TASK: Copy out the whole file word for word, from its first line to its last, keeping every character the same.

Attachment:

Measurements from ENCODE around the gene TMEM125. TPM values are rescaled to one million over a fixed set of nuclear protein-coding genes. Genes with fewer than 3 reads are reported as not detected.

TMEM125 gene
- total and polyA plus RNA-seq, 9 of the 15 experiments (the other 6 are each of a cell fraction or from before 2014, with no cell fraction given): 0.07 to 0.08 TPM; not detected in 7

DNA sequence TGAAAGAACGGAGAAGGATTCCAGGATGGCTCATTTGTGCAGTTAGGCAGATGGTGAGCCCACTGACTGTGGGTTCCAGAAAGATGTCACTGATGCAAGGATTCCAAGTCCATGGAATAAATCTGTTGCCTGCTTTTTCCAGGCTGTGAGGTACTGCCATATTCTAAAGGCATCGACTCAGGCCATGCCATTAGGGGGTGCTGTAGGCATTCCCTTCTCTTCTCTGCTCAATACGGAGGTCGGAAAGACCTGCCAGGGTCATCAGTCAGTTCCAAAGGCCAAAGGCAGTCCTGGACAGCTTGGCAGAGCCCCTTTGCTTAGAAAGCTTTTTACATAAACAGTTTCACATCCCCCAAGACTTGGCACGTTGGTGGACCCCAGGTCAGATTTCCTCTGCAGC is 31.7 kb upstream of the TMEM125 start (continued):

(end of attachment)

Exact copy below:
Measurements from ENCODE around the gene TMEM125. TPM values are rescaled to one million over a fixed set of nuclear protein-coding genes. Genes with fewer than 3 reads are reported as not detected.

TMEM125 gene
- total and polyA plus RNA-seq, 9 of the 15 experiments (the other 6 are each of a cell fraction or from before 2014, with no cell fraction given): 0.07 to 0.08 TPM; not detected in 7

DNA sequence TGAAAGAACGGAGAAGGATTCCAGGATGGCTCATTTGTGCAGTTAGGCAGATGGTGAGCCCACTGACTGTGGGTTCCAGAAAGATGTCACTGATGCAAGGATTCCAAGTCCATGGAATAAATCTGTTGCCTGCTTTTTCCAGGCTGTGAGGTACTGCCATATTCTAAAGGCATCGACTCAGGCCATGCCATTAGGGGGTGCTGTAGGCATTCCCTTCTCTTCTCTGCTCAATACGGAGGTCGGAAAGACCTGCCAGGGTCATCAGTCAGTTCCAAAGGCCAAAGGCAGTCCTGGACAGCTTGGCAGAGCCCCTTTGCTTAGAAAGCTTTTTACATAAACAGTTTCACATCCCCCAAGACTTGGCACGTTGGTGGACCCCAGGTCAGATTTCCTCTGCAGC is 31.7 kb upstream of the TMEM125 start (continued):